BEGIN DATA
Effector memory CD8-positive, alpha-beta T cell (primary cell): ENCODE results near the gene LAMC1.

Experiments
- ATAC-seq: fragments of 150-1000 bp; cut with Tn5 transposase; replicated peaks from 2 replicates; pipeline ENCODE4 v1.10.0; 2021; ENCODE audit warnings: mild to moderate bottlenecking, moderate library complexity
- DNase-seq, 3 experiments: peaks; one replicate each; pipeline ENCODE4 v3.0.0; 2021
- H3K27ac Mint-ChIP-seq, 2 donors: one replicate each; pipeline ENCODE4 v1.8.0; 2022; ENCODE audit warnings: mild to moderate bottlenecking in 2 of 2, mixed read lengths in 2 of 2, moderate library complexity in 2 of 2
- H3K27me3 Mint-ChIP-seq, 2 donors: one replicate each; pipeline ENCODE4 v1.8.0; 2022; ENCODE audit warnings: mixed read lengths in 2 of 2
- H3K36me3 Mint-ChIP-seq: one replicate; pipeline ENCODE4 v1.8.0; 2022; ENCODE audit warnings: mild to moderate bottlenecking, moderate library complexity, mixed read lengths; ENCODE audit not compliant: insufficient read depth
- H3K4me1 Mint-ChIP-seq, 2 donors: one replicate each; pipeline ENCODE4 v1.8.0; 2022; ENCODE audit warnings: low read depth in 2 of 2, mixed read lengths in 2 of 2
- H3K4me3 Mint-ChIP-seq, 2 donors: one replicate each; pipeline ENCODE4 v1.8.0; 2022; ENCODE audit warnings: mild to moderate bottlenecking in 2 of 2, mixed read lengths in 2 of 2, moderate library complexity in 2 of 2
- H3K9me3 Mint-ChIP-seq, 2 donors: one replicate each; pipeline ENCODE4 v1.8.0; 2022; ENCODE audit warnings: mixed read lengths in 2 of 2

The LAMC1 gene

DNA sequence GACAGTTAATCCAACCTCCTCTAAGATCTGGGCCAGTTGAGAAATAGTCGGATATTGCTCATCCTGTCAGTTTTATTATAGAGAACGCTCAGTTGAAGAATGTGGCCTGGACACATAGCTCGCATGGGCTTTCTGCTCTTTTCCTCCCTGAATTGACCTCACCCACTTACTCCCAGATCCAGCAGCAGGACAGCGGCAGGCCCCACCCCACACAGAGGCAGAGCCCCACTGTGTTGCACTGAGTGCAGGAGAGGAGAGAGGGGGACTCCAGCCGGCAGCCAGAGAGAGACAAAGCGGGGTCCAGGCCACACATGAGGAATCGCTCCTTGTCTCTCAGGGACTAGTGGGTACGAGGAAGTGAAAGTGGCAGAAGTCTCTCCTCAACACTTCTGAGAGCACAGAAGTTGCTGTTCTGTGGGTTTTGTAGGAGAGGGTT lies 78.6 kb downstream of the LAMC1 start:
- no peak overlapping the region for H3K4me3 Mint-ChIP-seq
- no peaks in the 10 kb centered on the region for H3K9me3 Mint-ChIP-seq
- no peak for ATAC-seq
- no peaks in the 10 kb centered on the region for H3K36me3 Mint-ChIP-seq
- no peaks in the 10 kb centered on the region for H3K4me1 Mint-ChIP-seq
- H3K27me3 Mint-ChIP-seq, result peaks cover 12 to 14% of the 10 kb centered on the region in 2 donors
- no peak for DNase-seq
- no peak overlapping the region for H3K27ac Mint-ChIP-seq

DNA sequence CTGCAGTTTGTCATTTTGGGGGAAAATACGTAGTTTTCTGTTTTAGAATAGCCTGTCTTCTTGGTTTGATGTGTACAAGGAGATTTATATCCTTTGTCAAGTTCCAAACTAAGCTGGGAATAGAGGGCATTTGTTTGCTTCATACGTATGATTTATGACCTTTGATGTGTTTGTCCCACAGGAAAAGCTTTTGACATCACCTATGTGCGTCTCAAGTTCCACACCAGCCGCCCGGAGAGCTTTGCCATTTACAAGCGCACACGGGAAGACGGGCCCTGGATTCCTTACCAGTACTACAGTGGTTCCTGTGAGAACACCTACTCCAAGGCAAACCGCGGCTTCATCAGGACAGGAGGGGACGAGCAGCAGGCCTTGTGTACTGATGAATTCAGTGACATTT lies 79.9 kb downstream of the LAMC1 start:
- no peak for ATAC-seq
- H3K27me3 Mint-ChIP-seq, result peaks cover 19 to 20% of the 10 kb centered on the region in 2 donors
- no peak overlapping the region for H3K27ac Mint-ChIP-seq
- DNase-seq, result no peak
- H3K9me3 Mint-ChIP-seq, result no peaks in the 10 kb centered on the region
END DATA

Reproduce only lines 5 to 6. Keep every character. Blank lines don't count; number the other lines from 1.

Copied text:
- H3K27ac Mint-ChIP-seq, 2 donors: one replicate each; pipeline ENCODE4 v1.8.0; 2022; ENCODE audit warnings: mild to moderate bottlenecking in 2 of 2, mixed read lengths in 2 of 2, moderate library complexity in 2 of 2
- H3K27me3 Mint-ChIP-seq, 2 donors: one replicate each; pipeline ENCODE4 v1.8.0; 2022; ENCODE audit warnings: mixed read lengths in 2 of 2